Filling inclusions

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Bope

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Oct 24, 2018
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Western NY
I started making some pens with black palm. It is a nice looking wood but a nightmare to finish. I am using a CA finish. There usually is an inclusion like a small crack somewhere on the blank after turning. This shows up once I start sanding the finish. Once I sand with 1500 grit the inclusion becomes obvious as a shinny line in the finish. I have tried filling the inclusion with thin CA but that just ends up making a broad high spot. This last time I tried a couple more coats of med CA then decided to sand until I got to the top of the CA filling the inclusion. Since this was taking forever with 1500 I tried some 1000. The problem now is the inclusion wasn't filled above the surface of the wood and the swarf settled into the low spot and is now small white dots. Interestingly this never happened with the 1500 grit. How do you fill small cracks or inclusions?
 
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TonyL

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This may not answer your question, but here is what I do if I turn wood with some open grain:
- I sand to 2000 grit at 700 rpms
- Blow-out the blank with compressed air with my dust collector on
- Using a shop paper towel, clean the blank with DNA
- Blow-out the blank again and make sure it is completely dry before apply CA or any friction polish.

I have used a pin/needle to gently removed dust - if needed

Sometimes, I have to repeat this several times to ensure there is no dust trapped in the open grain.

This process doesn't fill the grain, it just allows the finish to adhere/fill the open grain.

I suggest waiting for some better advice from some of the more experienced folks that turn a lot more than just pens. My purview is limited.

Enjoy.
 
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Wildman

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Depends upon size of the crack whether hair line or deep. Hair line hardest to deal with because harder to conceal but I deal with both using same technique. My fillers usually saw dust, coffee grounds (new or used) and teas. I want any filler to blend with wood surface not stand out. Other folk don’t care and use a bevy of contrasting color materials to high light cracks & inclusions.

Have an old coffee grinder to grind those materials really fine. Fill crack with one of those materials, apply CA, let dry and thoroughly sand that area until smooth and crack either gone or hardly noticeable.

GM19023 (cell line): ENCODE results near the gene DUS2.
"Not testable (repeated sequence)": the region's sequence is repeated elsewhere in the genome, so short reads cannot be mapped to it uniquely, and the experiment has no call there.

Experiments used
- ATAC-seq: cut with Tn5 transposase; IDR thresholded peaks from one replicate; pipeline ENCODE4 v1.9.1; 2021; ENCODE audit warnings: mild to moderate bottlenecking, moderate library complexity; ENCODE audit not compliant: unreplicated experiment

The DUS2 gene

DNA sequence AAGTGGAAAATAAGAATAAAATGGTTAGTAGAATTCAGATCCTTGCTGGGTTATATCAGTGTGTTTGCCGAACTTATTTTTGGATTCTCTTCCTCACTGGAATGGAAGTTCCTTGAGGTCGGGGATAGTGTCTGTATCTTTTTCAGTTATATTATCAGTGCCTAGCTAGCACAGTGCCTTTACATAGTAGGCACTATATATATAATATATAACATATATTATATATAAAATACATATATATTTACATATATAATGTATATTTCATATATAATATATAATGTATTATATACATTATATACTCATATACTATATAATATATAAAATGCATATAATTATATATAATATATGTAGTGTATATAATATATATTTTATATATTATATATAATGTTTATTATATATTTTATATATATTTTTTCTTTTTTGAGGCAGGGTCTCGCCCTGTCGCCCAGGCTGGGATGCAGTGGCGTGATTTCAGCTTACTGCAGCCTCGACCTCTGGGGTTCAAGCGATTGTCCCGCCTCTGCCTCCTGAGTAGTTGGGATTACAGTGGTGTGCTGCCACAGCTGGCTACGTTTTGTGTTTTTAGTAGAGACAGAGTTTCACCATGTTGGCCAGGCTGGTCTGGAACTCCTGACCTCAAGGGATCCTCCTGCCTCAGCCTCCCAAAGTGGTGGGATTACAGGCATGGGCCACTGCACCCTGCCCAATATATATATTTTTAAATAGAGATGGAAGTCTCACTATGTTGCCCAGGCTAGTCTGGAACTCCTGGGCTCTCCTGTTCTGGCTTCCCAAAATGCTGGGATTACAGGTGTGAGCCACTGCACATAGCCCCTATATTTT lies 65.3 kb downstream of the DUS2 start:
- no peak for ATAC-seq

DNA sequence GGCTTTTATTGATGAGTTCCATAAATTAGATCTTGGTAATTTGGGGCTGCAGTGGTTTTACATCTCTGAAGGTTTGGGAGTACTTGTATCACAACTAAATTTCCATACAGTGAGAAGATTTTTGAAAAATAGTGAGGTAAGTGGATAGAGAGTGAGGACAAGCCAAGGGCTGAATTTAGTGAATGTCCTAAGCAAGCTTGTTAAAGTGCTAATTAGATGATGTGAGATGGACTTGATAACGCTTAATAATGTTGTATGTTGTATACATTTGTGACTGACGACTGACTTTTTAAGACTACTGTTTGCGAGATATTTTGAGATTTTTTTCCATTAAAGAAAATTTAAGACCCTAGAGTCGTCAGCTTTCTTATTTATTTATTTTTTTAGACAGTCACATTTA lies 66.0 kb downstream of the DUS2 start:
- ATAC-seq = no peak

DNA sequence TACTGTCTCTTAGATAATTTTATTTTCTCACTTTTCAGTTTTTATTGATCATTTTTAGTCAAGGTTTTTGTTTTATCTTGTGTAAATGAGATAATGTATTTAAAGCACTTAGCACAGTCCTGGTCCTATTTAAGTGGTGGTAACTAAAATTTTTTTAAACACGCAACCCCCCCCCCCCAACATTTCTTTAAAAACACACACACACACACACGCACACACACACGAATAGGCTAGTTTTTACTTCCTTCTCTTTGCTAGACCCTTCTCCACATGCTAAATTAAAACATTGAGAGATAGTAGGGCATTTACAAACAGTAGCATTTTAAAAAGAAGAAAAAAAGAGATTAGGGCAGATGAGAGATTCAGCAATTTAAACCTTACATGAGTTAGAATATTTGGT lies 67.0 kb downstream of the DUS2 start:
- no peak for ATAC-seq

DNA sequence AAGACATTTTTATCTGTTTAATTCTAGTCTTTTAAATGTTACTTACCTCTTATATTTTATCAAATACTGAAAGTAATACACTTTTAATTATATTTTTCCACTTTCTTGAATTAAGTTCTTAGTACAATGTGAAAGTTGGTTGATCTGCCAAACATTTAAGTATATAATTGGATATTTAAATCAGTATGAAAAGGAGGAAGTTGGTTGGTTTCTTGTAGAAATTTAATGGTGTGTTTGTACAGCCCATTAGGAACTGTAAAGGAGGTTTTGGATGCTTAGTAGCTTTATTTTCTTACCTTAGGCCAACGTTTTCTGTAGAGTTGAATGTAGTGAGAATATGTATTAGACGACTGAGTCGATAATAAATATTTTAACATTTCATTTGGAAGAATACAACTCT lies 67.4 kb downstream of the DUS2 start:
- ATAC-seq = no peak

Never turned black palm, but would deal with any cracking before applying whatever top coat going to use. On larger turning may leave small cracks if doesn’t stand out. On inclusions may just let them be part of the design of the piece.
 

JUICEDSS

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Mar 5, 2018
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Grand Island, NY
I guess I've just had good luck with palm. I've never had an issue. I do put at least 4 coats of medium CA and then sand up to 12000 so it is pretty thick and covers any imperfections I might have. I also buff them on the wheel when finished. I made this one last night.

As a side note, Bope where in WNY are you located ?
 

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jttheclockman

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Feb 22, 2005
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NJ, USA.
I started making some pens with black palm. It is a nice looking wood but a nightmare to finish. I am using a CA finish. There usually is an inclusion like a small crack somewhere on the blank after turning. This shows up once I start sanding the finish. Once I sand with 1500 grit the inclusion becomes obvious as a shinny line in the finish. I have tried filling the inclusion with thin CA but that just ends up making a broad high spot. This last time I tried a couple more coats of med CA then decided to sand until I got to the top of the CA filling the inclusion. Since this was taking forever with 1500 I tried some 1000. The problem now is the inclusion wasn't filled above the surface of the wood and the swarf settled into the low spot and is now small white dots. Interestingly this never happened with the 1500 grit. How do you fill small cracks or inclusions?